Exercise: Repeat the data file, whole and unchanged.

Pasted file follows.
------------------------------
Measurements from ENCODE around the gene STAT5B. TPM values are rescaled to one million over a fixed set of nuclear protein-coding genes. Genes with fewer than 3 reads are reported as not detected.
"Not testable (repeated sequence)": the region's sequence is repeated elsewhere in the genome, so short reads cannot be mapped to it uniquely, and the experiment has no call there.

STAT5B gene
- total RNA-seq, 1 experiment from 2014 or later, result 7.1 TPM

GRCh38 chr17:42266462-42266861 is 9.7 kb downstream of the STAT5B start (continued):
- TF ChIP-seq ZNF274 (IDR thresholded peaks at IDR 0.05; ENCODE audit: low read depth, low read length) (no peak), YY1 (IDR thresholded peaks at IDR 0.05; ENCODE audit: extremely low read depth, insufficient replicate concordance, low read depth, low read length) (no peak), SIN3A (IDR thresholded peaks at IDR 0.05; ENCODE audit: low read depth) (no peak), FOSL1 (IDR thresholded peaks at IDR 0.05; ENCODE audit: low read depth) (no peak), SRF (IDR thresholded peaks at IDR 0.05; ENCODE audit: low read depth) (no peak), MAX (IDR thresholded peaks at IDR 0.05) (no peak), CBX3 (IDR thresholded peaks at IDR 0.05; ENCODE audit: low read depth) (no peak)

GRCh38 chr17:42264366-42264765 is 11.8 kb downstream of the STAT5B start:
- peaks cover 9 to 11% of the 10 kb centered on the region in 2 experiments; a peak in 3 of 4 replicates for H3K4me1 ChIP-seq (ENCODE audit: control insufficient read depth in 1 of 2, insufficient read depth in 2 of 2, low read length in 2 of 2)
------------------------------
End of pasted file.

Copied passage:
Measurements from ENCODE around the gene STAT5B. TPM values are rescaled to one million over a fixed set of nuclear protein-coding genes. Genes with fewer than 3 reads are reported as not detected.
"Not testable (repeated sequence)": the region's sequence is repeated elsewhere in the genome, so short reads cannot be mapped to it uniquely, and the experiment has no call there.

STAT5B gene
- total RNA-seq, 1 experiment from 2014 or later, result 7.1 TPM

GRCh38 chr17:42266462-42266861 is 9.7 kb downstream of the STAT5B start (continued):
- TF ChIP-seq ZNF274 (IDR thresholded peaks at IDR 0.05; ENCODE audit: low read depth, low read length) (no peak), YY1 (IDR thresholded peaks at IDR 0.05; ENCODE audit: extremely low read depth, insufficient replicate concordance, low read depth, low read length) (no peak), SIN3A (IDR thresholded peaks at IDR 0.05; ENCODE audit: low read depth) (no peak), FOSL1 (IDR thresholded peaks at IDR 0.05; ENCODE audit: low read depth) (no peak), SRF (IDR thresholded peaks at IDR 0.05; ENCODE audit: low read depth) (no peak), MAX (IDR thresholded peaks at IDR 0.05) (no peak), CBX3 (IDR thresholded peaks at IDR 0.05; ENCODE audit: low read depth) (no peak)

GRCh38 chr17:42264366-42264765 is 11.8 kb downstream of the STAT5B start:
- peaks cover 9 to 11% of the 10 kb centered on the region in 2 experiments; a peak in 3 of 4 replicates for H3K4me1 ChIP-seq (ENCODE audit: control insufficient read depth in 1 of 2, insufficient read depth in 2 of 2, low read length in 2 of 2)